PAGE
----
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Posted 02 March 2008 - 09:22 PM

do you think this is a big loss of china for not having a running monarchy tradition right now ?

i mean even in a country like indonesia they are still have a running sultanate which enable us to learn how the life of the nobles once in the past. are there any places in china which still run the tradition ? this is will be more a question about preserving a tradition rather than about a form of goverment.

#4 General_Zhaoyun

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Posted 02 March 2008 - 09:42 PM

It might be a good way of perserving imperial tradition, but it was inevitable that China's monarch was not going to exist for long because during early ROC period, there was a strong and powerful force against the existence of monarch. China was facing a great historical transition period from imperial age to republican age. So, there was no way in which a monarchy can survive, be revived or even exist. Restoring a monarchy would be akin to acting against historical progression, which clearly wasn't possible at a turmoil times when China was facing internal civil war, invasion from Japan etc.
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"夫君子之行:靜以修身,儉以養德;非淡泊無以明志,非寧靜無以致遠。" - 諸葛亮

One should seek serenity to cultivate the body, thriftiness to cultivate the morals. If you are not simple and frugal, your ambition will not sparkle. If you are not calm and cool, you will not reach far. - Zhugeliang

#5 polar_zen

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Posted 03 March 2008 - 12:43 AM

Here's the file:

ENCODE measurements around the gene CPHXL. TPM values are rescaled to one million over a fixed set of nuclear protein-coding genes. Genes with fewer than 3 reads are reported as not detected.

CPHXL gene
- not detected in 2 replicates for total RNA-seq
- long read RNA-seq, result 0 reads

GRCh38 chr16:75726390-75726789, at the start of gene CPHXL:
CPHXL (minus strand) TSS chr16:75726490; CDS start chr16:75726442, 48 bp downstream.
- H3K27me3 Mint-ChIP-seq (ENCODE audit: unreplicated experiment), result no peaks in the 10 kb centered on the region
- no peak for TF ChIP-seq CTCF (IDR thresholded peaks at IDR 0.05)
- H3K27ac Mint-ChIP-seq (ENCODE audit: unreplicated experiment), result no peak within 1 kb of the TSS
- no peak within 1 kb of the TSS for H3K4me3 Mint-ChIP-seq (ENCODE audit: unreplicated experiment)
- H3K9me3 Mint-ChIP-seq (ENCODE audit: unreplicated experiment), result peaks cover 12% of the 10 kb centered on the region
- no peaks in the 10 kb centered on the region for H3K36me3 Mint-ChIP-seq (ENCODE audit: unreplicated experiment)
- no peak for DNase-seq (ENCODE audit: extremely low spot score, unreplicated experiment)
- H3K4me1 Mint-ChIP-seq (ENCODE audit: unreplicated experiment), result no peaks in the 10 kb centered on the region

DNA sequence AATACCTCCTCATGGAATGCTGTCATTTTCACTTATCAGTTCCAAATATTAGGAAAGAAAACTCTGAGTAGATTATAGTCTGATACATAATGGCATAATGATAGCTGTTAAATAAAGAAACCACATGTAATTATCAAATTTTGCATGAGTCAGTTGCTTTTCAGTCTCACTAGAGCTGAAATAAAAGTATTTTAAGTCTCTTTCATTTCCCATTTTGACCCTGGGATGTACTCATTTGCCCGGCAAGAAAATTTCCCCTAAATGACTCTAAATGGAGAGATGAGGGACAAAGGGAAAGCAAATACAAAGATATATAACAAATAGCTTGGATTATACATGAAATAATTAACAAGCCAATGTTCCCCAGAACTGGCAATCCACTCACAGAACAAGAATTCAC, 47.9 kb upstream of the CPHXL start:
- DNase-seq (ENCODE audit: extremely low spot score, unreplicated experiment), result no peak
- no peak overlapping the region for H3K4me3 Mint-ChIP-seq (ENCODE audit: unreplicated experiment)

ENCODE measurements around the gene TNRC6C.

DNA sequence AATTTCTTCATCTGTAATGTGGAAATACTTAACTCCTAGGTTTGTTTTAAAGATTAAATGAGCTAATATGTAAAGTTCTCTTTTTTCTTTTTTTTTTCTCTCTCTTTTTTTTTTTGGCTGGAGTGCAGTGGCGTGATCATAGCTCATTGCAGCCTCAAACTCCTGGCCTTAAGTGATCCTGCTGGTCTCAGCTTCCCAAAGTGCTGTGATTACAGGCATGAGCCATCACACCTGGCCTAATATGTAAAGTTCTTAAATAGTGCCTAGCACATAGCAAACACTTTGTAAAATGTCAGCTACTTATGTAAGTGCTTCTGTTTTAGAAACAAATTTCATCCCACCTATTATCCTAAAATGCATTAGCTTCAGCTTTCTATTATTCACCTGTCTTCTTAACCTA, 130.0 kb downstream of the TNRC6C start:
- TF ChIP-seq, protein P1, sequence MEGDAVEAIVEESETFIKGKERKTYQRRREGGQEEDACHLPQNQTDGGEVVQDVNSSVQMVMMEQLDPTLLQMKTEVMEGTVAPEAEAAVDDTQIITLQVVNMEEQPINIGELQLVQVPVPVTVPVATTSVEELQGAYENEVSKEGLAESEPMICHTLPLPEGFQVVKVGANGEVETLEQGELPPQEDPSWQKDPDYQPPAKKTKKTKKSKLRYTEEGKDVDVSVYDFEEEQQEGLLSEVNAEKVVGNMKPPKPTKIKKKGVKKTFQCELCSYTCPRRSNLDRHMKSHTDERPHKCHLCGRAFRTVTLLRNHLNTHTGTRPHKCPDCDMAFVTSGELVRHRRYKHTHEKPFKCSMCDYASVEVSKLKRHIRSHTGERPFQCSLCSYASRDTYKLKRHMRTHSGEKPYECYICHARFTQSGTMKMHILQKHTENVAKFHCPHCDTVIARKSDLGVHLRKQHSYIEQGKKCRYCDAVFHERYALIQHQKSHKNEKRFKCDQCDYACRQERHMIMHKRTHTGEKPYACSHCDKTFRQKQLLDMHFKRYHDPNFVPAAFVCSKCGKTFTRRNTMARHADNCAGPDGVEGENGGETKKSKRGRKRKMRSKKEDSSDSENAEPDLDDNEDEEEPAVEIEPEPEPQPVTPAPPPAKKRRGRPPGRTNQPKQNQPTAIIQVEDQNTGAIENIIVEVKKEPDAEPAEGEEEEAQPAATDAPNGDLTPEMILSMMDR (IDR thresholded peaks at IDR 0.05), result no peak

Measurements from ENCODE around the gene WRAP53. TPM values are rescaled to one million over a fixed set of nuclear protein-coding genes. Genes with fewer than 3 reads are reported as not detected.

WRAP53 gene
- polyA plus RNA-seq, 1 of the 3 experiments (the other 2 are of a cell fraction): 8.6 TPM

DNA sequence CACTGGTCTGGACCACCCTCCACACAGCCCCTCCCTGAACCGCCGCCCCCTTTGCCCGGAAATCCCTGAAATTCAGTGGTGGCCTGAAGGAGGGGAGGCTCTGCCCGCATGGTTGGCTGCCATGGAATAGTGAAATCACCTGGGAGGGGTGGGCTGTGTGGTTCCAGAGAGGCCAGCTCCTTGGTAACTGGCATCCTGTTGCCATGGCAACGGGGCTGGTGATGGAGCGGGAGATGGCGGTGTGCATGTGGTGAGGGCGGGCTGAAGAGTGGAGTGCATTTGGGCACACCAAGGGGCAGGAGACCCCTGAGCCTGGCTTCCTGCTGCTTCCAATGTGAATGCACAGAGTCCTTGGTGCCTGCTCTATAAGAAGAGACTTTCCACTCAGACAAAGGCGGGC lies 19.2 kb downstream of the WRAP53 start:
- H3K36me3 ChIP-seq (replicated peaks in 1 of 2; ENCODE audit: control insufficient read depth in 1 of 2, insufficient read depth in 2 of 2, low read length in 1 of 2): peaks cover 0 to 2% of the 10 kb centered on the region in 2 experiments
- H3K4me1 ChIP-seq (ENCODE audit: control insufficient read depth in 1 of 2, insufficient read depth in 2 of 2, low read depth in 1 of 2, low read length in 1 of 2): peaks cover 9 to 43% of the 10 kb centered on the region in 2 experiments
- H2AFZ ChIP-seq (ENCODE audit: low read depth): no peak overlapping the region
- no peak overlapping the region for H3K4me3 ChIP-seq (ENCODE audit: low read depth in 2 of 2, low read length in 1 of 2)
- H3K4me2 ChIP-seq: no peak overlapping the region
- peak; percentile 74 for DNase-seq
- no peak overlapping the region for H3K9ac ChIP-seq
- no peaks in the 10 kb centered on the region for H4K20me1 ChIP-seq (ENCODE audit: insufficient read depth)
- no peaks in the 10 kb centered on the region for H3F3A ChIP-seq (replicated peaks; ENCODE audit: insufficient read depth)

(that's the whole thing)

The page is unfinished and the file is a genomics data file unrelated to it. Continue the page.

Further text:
Japan had a monarch at the same time and ended up modernizing faster than any nation in Asia during the 19th century. What did Japan do right in balancing tradition, national identity, and modernization, that China did wrong?
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#6 Non-Han Nan Ban

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Posted 03 March 2008 - 12:52 AM

A figurehead monarch maintained by the PRC? :blink: The CCP is all about class struggle, eliminating class differences, and defeating class enemies (well, not so much after the Cultural Revolution); why would they parade around and tout a man similar to Great Britain's King of England? Who represents the epitome of class difference? The ultimate patriarch over society: the emperor? I would be shocked to hear the CCP allow something like this, as it would be perhaps the most visible symbol of the total and unquestionable reversal of the communist order. The PRC still has a facade to maintain, you know. ;)